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Capillary Control with Polymer Hydrogel

Peter Kottke adjusting optics
Georgia Tech Senior Research Engineer Peter Kottke adjusts the optics used in a study of how hydrogel coatings affect capillary action in a narrow glass tube.
Photo: Candler Hobbs

Coating the inside of glass microtubes with a polymer hydrogel dramatically alters the way capillary forces draw water into the tiny structures, researchers have found. The discovery could provide a new way to control microfluidic systems, including popular lab-on-a-chip devices.

Capillary action draws water and other liquids into confined spaces such as tubes, straws, and wicks, and the flow rate can be predicted using a simple hydrodynamic analysis. But a chance observation by Georgia Tech researchers could change those predictions for conditions in which hydrogel films line the tubes carrying water-based liquids.

“In hydrogel-coated tubes, rather than moving according to conventional expectations, water-based liquids slip to a new location in the tube, get stuck, then slip again — and the process repeats over and over again,” explained Andrei Fedorov, a professor in Georgia Tech’s George W. Woodruff School of Mechanical Engineering. “Instead of filling the tube at a rate that slows with time, the water propagates at a nearly constant speed into the hydrogel-coated capillary.”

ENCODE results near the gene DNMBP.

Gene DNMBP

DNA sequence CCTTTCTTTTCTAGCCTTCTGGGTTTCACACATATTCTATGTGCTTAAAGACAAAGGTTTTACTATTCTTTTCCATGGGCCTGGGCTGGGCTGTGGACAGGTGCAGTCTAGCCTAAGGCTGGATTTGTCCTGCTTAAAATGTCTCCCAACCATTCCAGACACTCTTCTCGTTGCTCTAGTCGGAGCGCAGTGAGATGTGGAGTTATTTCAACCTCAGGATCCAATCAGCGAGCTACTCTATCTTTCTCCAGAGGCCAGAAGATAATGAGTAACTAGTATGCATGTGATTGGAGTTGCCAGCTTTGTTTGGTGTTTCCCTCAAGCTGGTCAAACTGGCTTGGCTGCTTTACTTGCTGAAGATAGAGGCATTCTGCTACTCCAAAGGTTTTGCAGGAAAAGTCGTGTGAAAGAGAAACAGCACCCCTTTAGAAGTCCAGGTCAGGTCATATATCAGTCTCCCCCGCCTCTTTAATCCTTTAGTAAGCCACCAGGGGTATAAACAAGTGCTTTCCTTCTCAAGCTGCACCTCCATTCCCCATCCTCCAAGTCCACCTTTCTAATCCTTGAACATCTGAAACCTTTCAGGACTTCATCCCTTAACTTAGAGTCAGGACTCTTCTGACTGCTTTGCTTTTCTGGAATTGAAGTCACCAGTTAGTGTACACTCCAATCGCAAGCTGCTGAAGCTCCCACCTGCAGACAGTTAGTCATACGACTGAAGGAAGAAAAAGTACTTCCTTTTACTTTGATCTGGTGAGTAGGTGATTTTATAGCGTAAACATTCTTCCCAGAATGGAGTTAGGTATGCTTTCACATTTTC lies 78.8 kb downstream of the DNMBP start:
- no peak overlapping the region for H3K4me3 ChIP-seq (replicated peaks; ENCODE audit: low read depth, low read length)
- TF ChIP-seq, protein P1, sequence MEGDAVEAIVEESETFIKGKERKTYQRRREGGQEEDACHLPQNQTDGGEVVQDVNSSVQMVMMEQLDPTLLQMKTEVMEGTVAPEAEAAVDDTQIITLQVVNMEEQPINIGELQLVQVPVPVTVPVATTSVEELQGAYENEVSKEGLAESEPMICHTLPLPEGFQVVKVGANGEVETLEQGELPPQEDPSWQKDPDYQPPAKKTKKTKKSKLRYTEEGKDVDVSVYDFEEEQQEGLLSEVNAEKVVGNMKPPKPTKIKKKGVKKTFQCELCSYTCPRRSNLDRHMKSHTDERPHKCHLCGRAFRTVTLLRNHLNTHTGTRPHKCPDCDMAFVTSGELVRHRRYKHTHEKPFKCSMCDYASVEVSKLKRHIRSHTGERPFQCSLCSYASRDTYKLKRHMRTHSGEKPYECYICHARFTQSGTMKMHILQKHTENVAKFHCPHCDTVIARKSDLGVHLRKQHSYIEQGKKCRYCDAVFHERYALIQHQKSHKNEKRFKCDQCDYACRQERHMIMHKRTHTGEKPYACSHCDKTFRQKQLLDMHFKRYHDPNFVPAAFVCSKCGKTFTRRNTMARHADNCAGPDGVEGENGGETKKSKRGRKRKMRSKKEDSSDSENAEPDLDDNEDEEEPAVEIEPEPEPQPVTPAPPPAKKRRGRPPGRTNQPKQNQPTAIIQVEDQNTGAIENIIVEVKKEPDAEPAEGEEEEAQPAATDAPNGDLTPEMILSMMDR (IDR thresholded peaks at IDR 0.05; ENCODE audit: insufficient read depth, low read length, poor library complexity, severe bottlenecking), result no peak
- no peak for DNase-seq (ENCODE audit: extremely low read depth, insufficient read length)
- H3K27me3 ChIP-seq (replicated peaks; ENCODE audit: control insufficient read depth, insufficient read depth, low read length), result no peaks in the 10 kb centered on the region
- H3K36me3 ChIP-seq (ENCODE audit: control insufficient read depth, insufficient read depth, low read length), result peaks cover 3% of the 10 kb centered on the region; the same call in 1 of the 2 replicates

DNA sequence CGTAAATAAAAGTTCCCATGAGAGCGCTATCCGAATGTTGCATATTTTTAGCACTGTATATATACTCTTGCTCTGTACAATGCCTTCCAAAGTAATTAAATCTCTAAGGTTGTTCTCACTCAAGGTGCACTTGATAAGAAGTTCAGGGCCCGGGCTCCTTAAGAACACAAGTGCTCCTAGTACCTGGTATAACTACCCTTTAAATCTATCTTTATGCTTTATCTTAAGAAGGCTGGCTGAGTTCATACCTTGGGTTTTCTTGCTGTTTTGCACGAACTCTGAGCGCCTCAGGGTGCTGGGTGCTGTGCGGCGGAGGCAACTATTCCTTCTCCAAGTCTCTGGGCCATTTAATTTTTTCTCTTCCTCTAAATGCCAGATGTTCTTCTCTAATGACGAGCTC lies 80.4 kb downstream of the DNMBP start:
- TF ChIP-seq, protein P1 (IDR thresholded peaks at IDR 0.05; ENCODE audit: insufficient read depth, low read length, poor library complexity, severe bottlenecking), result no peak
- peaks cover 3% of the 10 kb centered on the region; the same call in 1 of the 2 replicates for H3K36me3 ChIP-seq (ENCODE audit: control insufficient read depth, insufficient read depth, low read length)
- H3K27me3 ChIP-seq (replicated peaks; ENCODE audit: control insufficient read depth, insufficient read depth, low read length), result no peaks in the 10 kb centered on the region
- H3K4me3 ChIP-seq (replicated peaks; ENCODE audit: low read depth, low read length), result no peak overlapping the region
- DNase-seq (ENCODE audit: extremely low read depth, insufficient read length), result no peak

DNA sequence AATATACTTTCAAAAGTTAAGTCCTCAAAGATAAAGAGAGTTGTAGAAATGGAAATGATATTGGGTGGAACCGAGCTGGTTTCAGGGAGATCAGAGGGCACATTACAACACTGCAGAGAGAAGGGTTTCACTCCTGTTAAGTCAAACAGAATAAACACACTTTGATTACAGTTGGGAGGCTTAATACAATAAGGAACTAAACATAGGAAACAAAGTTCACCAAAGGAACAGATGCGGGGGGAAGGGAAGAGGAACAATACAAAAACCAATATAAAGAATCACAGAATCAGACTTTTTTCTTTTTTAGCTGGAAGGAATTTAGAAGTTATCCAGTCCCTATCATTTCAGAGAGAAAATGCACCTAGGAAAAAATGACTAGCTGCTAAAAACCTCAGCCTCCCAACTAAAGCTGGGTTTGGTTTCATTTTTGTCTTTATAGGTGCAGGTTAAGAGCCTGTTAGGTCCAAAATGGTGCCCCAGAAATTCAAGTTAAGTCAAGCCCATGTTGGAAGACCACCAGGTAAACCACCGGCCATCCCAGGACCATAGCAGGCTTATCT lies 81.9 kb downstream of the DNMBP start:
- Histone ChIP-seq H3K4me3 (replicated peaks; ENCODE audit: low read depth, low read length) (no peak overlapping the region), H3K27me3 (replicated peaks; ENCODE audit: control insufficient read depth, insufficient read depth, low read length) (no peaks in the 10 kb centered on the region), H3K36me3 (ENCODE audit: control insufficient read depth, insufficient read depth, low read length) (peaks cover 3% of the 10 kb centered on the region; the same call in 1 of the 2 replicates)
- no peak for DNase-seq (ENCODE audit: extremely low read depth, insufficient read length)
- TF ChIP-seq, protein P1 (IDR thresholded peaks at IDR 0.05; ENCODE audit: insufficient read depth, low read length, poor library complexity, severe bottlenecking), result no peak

When the opening of an ordinary thin glass tube is exposed to a droplet of water, the liquid begins to flow into the tube, pulled by a combination of surface tension and adhesion between the liquid and the walls of the tube. Leading the way is a meniscus, a curved surface of the liquid at the leading edge of the water column. An ordinary borosilicate glass tube fills by capillary action at a gradually decreasing rate with the speed of meniscus propagation slowing as a square root of time.

But when the inside of a tube is coated with a very thin layer of a so-called “smart” polymer, everything changes.

Water entering a tube coated on the inside with a dry hydrogel film must first wet the film and allow it to swell before it can proceed farther into the tube. The wetting and swelling take place not continuously, but with discrete steps in which the water meniscus first sticks and its motion remains arrested while the polymer layer locally deforms. The meniscus then rapidly slides for a short distance before the process repeats. This “stick-slip” process forces the water to move into the tube in a step-by-step motion.

The findings resulted from research sponsored by the Air Force Office of Scientific Research (AFOSR) through the BIONIC center at Georgia Tech, and were reported in the journal Soft Matter.​ 

— John Toon

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